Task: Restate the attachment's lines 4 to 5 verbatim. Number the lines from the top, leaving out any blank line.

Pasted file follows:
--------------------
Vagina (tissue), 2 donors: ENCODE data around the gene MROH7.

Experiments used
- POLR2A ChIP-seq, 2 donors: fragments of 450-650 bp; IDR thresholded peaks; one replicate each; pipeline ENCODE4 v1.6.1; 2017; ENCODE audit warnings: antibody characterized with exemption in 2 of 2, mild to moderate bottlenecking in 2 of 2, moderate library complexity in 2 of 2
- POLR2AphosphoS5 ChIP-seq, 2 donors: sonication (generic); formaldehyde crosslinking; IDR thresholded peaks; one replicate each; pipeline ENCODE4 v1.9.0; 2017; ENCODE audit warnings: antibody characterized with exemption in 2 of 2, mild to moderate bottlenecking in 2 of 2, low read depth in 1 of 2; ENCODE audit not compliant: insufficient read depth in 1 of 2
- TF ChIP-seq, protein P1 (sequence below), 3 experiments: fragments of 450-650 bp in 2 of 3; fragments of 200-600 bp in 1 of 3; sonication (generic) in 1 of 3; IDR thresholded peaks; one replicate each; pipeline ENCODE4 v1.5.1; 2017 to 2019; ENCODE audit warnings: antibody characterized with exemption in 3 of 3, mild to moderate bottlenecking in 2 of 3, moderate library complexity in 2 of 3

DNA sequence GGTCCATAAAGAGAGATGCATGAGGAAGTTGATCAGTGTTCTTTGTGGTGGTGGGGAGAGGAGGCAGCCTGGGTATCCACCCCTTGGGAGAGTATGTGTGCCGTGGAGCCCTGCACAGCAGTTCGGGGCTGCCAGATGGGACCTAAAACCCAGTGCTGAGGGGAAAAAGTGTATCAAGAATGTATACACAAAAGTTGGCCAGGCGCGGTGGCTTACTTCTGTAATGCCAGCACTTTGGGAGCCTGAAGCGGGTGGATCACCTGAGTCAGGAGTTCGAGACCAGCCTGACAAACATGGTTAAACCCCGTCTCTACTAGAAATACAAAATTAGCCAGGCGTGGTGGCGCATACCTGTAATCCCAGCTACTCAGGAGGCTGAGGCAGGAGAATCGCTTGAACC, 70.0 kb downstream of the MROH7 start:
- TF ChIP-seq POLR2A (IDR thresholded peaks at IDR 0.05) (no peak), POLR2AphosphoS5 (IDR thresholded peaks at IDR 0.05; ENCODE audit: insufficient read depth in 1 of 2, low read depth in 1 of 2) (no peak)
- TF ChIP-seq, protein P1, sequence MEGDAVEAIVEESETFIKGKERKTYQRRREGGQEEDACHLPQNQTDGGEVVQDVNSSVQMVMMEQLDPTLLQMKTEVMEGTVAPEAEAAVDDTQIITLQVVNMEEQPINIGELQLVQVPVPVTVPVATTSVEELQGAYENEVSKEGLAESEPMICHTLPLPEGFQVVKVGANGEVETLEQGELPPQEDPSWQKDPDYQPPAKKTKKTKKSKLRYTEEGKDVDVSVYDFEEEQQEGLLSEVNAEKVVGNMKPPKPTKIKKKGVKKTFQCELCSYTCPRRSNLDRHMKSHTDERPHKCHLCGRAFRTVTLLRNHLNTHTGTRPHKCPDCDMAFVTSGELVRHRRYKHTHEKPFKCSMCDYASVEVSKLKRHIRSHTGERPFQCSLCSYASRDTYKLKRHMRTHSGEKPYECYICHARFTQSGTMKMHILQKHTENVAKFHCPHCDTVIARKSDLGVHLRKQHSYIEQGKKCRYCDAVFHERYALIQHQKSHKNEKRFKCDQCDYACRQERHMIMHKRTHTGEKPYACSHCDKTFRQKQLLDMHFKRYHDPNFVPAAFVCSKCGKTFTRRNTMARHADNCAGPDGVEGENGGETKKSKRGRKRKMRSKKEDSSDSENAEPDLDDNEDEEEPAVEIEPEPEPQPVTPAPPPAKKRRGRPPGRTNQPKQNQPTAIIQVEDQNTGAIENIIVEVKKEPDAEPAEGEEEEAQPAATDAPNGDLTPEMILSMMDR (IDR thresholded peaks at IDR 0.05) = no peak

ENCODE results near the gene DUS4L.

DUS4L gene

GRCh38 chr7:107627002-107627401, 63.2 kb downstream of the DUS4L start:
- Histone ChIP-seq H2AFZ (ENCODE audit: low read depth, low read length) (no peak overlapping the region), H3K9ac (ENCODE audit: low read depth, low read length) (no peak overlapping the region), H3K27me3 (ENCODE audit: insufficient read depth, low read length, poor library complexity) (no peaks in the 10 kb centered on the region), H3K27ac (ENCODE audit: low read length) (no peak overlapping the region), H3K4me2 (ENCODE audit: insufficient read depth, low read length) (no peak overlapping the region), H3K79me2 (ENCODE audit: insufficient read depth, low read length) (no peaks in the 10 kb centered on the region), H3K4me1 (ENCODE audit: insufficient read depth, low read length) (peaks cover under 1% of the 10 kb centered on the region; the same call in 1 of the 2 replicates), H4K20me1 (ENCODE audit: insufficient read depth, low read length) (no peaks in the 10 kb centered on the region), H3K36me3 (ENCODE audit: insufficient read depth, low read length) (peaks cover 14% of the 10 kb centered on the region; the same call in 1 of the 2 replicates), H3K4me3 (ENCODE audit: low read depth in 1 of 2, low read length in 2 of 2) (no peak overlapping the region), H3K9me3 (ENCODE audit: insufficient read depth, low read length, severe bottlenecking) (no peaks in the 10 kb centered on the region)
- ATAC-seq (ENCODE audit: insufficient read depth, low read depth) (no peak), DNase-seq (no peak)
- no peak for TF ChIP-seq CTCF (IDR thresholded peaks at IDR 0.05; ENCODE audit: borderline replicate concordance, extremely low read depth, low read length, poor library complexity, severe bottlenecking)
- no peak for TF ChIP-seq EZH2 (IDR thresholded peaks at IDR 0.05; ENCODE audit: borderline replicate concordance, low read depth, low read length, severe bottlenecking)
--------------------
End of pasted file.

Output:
- POLR2AphosphoS5 ChIP-seq, 2 donors: sonication (generic); formaldehyde crosslinking; IDR thresholded peaks; one replicate each; pipeline ENCODE4 v1.9.0; 2017; ENCODE audit warnings: antibody characterized with exemption in 2 of 2, mild to moderate bottlenecking in 2 of 2, low read depth in 1 of 2; ENCODE audit not compliant: insufficient read depth in 1 of 2
- TF ChIP-seq, protein P1 (sequence below), 3 experiments: fragments of 450-650 bp in 2 of 3; fragments of 200-600 bp in 1 of 3; sonication (generic) in 1 of 3; IDR thresholded peaks; one replicate each; pipeline ENCODE4 v1.5.1; 2017 to 2019; ENCODE audit warnings: antibody characterized with exemption in 3 of 3, mild to moderate bottlenecking in 2 of 3, moderate library complexity in 2 of 3